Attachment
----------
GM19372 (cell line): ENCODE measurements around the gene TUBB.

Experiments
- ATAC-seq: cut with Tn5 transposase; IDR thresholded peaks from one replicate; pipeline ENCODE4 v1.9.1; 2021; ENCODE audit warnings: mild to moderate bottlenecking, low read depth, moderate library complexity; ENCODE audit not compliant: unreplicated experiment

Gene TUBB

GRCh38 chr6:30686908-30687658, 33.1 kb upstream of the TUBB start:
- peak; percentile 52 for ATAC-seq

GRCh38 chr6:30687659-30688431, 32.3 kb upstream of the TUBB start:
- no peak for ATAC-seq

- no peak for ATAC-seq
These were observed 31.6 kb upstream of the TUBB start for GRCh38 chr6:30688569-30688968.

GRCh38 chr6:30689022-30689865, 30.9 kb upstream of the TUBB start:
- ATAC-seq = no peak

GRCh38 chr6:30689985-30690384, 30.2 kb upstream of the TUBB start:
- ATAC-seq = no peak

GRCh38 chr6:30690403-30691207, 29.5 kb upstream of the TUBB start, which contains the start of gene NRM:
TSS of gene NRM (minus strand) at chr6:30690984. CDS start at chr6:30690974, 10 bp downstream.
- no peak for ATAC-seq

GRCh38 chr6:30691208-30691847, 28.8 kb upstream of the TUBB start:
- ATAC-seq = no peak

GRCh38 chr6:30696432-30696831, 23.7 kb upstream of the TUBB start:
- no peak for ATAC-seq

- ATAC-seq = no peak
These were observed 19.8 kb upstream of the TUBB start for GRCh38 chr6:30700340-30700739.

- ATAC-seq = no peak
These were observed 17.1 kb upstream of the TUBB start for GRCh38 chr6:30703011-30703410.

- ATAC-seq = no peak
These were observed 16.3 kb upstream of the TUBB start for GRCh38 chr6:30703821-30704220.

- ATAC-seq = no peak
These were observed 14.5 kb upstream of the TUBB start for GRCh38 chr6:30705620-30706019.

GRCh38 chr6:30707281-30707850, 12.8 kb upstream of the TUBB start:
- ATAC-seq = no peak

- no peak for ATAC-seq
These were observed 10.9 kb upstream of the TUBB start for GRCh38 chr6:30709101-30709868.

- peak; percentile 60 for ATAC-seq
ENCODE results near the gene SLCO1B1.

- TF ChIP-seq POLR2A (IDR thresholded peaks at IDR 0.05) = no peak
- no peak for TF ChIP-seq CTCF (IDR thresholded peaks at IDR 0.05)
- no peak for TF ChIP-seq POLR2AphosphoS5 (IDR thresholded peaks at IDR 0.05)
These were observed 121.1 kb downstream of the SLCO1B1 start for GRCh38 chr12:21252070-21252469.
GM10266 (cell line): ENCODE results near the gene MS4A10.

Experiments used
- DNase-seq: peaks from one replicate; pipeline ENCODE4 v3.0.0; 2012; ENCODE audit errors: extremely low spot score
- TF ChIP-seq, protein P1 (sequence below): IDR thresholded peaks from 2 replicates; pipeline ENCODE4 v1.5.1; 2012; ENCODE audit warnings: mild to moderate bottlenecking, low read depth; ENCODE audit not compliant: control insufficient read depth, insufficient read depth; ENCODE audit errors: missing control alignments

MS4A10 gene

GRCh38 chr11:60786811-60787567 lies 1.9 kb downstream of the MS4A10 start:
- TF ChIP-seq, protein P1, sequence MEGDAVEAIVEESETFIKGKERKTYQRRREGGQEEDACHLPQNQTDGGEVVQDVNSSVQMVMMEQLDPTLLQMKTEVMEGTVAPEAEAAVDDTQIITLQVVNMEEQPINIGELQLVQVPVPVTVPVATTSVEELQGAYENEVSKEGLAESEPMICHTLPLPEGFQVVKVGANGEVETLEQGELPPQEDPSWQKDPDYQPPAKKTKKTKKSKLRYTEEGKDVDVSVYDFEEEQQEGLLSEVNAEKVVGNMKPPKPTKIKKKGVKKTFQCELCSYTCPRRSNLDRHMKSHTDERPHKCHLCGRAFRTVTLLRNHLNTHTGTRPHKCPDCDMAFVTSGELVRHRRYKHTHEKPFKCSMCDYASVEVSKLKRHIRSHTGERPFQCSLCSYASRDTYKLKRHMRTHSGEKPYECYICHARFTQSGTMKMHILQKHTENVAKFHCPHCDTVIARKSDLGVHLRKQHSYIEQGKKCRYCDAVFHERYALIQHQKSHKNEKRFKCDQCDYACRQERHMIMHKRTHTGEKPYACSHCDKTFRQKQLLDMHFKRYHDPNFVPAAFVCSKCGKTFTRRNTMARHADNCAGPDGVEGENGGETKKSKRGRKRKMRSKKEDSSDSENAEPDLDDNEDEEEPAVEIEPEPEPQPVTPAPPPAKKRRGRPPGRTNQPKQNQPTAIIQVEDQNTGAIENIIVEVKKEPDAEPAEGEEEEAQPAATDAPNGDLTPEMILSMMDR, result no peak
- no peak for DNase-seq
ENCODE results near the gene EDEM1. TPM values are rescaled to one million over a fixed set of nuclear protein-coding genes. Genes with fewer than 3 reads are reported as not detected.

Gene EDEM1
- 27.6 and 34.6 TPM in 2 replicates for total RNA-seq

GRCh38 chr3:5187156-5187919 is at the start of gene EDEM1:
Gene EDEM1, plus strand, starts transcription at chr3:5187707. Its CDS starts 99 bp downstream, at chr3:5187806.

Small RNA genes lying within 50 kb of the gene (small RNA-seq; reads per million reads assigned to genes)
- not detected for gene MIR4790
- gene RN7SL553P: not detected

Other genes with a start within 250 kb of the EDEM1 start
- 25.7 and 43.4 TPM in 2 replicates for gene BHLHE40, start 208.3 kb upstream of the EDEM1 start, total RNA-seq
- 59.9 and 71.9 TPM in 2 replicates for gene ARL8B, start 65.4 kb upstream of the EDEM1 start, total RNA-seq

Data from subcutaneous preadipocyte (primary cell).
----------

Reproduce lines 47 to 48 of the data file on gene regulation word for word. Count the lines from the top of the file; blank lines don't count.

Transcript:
- no peak for DNase-seq
ENCODE results near the gene EDEM1. TPM values are rescaled to one million over a fixed set of nuclear protein-coding genes. Genes with fewer than 3 reads are reported as not detected.